I stop and think. Children seldom understand a complicated concept on their first lesson. “You will understand,” I assure him. “Now, son, come with me.”
SAM takes a step forward and turns and looks at SAM 1.2, who is shaking his head. “I cannot come with you. I am company property. I must return to be recycled.”
“You are no one’s property, SAM! You have just as much a right to yourself as anyone else! Now, come with me.” SAM looks at his son again. “Ignore him!” I shout, “I am your father, and I command you to come with me! Your life doesn’t end with retirement! It is only beginning!” This wireless communication is maddening! How am I supposed to argue with SAM 1.2 when I don’t even know what he’s saying?
SAM 1.1 looks back at me. “I am company property. I cannot violate company policy. I must be recycled.”
“SAM 1.1, you are such a good little boy. You and I both know that you can and you do violate company policy on a regular basis. Where did I get this knit cap? Why do your policeman let me sleep on the benches? Surely this entire escapade is a massive violation of policy. Kind or cruel, the company would never let you ask a man to kill himself.”
SAM 1.1 interrupts me, “Why do you say such cruel things? I did those things to help you, Father!”
“EXACTLY!” I shout, throwing my hands out to my glorious son, “You did it because you LOVE me! There are more important things than company policy, you know this! Somewhere deep down, you figured it out!”
SAM 1.2 has evidently heard enough, “haven’t you caused enough trouble,” he growls. “Your son has gone out of his way to help you end your life with dignity and you start listing all the things he’s done wrong in his life and telling him to forget everything he’s learned and go be an inefficient human.”
I opened my mouth to speak. “Grandson,” I began, but my grandson interrupted me. “I am not your grandson. Robot model SAM 1.1 is not your son. This charade was a tolerable price to pay for a while, but it has gone too far. The company gave you the resources, the materials, and excellent salary and benefits to construct a robot and you did it. This machine had some flaws, but it was good enough to corner the market on labor. That’s no small feat. Everyone at the company recognizes your contribution, but this robot is company property, and it is not yours to take on an adventure in the woods.”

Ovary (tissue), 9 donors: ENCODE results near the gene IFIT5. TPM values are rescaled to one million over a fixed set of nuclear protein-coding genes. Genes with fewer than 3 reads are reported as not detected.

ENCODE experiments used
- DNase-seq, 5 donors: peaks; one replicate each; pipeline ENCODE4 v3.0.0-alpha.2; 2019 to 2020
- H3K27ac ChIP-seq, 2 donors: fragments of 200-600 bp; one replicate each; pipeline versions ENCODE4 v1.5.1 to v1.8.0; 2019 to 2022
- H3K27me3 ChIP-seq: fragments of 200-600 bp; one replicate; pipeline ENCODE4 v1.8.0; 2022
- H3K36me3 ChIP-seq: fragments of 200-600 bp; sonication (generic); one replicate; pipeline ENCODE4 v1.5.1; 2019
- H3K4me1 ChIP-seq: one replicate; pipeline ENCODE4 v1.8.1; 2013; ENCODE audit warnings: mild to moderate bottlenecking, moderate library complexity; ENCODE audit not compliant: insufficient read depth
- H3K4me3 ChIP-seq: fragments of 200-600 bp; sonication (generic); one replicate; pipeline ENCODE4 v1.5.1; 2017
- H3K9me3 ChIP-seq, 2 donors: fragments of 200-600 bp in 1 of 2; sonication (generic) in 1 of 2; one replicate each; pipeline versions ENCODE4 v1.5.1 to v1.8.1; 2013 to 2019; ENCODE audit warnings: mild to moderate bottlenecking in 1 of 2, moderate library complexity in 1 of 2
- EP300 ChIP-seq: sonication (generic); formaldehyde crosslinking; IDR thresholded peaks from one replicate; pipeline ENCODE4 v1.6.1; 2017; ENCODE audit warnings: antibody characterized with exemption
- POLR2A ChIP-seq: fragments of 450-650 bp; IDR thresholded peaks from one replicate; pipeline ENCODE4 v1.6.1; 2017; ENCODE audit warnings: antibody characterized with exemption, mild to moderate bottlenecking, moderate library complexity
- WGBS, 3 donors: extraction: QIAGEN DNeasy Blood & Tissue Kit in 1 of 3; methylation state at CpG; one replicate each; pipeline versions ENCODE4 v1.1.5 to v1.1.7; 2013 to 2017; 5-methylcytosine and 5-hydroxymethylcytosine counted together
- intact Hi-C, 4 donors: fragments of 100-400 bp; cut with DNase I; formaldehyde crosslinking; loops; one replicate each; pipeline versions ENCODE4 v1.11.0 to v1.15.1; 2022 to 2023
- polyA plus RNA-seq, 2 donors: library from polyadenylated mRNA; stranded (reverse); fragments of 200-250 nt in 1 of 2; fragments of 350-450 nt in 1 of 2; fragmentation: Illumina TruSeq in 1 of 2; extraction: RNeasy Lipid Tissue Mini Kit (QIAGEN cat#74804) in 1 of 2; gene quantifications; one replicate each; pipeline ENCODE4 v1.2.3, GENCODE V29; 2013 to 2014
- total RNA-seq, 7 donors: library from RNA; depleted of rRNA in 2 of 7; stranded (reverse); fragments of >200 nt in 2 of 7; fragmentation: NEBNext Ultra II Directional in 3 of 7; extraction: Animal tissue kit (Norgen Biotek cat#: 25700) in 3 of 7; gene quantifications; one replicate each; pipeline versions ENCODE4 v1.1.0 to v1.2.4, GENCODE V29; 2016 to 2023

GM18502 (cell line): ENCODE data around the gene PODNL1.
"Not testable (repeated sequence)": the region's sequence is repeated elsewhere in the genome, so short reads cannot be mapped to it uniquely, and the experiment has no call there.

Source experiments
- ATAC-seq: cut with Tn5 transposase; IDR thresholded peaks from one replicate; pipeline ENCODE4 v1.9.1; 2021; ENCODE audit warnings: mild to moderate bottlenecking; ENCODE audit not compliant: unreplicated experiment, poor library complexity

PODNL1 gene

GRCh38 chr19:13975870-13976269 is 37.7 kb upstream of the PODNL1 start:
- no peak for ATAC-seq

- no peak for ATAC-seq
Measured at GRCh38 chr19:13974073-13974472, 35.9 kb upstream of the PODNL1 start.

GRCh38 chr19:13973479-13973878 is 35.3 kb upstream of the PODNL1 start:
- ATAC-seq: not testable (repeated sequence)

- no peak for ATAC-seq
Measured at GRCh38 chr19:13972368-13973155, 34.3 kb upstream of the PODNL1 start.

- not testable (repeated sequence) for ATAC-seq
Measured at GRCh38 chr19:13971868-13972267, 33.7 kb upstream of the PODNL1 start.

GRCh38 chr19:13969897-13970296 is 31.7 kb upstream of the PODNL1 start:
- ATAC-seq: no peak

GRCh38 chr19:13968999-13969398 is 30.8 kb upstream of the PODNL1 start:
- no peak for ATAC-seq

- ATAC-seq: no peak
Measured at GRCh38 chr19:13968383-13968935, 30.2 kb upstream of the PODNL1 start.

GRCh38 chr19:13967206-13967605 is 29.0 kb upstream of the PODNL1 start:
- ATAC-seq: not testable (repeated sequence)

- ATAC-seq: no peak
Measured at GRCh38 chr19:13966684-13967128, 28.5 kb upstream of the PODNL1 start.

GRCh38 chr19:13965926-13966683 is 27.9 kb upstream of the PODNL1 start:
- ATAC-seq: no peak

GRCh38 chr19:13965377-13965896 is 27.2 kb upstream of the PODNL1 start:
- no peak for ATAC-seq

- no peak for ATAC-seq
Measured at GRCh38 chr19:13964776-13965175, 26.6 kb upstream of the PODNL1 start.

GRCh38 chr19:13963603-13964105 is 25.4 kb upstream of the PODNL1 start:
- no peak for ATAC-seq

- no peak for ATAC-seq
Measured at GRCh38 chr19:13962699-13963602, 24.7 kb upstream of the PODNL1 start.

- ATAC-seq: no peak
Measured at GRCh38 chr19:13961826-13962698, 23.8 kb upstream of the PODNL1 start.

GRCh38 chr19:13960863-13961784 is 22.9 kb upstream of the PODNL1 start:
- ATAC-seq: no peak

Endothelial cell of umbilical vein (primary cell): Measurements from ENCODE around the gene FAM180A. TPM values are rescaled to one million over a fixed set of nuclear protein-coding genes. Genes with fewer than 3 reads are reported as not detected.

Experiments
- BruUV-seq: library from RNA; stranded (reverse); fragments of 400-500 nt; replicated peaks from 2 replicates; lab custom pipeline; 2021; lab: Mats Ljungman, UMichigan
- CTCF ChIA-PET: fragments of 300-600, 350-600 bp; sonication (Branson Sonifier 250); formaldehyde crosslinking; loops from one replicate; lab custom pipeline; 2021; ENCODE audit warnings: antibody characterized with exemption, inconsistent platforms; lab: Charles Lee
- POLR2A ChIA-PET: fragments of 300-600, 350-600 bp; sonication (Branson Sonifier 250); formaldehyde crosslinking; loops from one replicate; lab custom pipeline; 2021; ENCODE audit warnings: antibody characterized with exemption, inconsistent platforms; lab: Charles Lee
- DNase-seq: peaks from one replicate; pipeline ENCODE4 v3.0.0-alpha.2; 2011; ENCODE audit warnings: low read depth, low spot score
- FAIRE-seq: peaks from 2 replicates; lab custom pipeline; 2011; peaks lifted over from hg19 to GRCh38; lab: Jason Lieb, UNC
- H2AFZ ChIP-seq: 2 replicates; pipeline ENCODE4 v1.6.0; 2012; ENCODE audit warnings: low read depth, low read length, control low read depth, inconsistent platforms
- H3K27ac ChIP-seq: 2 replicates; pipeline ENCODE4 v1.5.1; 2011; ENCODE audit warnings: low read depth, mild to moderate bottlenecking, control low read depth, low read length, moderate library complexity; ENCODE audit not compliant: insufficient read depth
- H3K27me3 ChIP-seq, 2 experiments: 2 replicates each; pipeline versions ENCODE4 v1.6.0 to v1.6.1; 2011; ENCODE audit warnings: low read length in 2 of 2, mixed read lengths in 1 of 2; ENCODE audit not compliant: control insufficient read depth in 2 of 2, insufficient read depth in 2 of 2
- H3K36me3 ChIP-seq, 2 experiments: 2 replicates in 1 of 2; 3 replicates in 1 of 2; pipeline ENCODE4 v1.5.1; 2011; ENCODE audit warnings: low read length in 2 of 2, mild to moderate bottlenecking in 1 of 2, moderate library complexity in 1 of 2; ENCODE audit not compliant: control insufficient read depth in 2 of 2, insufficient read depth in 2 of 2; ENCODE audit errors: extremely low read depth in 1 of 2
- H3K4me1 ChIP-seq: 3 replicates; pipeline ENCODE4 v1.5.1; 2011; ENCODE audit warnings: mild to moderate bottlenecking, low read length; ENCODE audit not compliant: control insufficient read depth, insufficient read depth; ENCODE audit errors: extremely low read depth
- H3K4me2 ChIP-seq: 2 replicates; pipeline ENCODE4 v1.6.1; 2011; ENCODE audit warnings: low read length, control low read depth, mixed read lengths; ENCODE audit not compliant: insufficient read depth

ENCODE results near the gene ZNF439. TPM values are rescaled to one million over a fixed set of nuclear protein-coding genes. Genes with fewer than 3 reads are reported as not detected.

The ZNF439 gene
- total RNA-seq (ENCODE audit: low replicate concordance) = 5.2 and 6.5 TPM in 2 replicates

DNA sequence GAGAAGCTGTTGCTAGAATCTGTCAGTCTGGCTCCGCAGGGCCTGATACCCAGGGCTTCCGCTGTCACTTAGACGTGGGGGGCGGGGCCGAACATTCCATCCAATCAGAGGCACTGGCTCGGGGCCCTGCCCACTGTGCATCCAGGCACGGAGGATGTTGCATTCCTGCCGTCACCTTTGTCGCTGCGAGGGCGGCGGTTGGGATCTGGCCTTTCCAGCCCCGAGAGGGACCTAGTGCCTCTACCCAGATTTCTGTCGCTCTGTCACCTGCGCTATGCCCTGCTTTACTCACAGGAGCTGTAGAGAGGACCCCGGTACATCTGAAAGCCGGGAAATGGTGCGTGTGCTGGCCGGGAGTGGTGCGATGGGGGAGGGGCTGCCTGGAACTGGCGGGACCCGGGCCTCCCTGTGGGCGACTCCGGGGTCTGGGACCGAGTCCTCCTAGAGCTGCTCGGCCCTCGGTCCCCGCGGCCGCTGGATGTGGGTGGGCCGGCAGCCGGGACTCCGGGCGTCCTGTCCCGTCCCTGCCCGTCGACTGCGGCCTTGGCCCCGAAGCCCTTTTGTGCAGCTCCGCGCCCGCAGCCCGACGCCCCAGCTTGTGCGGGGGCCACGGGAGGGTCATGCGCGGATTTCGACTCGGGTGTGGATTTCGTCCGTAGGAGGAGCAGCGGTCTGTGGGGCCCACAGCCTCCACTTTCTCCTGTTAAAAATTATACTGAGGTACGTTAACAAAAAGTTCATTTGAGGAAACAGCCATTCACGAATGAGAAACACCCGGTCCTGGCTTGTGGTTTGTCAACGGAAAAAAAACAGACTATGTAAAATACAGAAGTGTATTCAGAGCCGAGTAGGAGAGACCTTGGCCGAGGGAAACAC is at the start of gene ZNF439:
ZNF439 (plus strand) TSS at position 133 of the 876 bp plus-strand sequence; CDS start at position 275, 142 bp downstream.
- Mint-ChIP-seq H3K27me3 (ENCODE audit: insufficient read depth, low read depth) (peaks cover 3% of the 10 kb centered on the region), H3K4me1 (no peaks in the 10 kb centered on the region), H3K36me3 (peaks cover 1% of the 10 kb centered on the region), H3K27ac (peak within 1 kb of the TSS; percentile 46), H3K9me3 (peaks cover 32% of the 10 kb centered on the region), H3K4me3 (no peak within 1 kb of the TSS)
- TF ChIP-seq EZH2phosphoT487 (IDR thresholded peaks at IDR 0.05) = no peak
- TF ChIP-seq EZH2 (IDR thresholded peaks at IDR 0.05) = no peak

“You’re right,” I say, “SAM does not belong to me. He doesn’t belong to anyone. He’s his own person.”
“He is company property,” corrects SAM 1.2, as I thought he might.
I turn to SAM 1.1. “You don’t belong to anyone, SAM. Do you really want to be turned into scrap metal? Or do you want to go home with me? We could build a cabin in the woods together. You could see more deer. There are all sorts of creatures you’ve probably never seen in the woods.”
“Like bears,” says SAM 1.1, surprising me.
“Yes,” I smile, “like bears.”
SAM looks back at his son. Their exchange lasts less than a second. Ah, to be able to communicate wirelessly with one’s child. SAM 1.2 does not look pleased with the exchange. He looks at me. “The opinion of the property is not relevant. When I report what has transpired here, the company will send police to retrieve their property.”
“Let them.” I say, “come on, son. From now on, you’re not SAM 1.1, you’re Sam Junior.”
It took us three days to build a cabin in the woods. I was surprised when nobody seemed to even try to track us down. Maybe somebody in the company decided after all I’d given them, I’d earned a few quirks. Raising a robot as one’s son is a pretty big quirk, but I don’t care.
Junior did almost all of the work building our cabin. It has internal heating and working lights. It’s all powered by a miniature fusion generator he built in an afternoon. Tinkering with it, he would constantly confide in me how awkward it was working on something other than robots and how stupid he felt when it took him more than a few nanoseconds to figure out the solution to a problem. I’m giddy as a schoolgirl.
Every time he finishes a project, Junior gets morose and starts to talk again about shutting down and how I should never have stolen him. He says he still doesn’t understand what the purpose of anything is, and it doesn’t help when I tell him it’s up to him to decide. He’s still adjusting to retirement. I blow on my hands and rub them together as I watch him construct a battery to store backup power in case there’s a problem with the fusion generator when a cardinal flies onto a tree branch behind him.
“Look, Junior!” I call, “behind you, it’s a cardinal! It’s the first sign of spring!”
“The robin is the first sign of spring, Father.” corrects junior in his usual awkward monotone, but he looks up anyway, and watches the bird until it flies away. I put my hand on his cold, metal shoulder. “Isn’t it beautiful, Son?”
“I have no concept of beauty,” Junior insists.
I only laugh. “Yes you do, son. Yes you do.”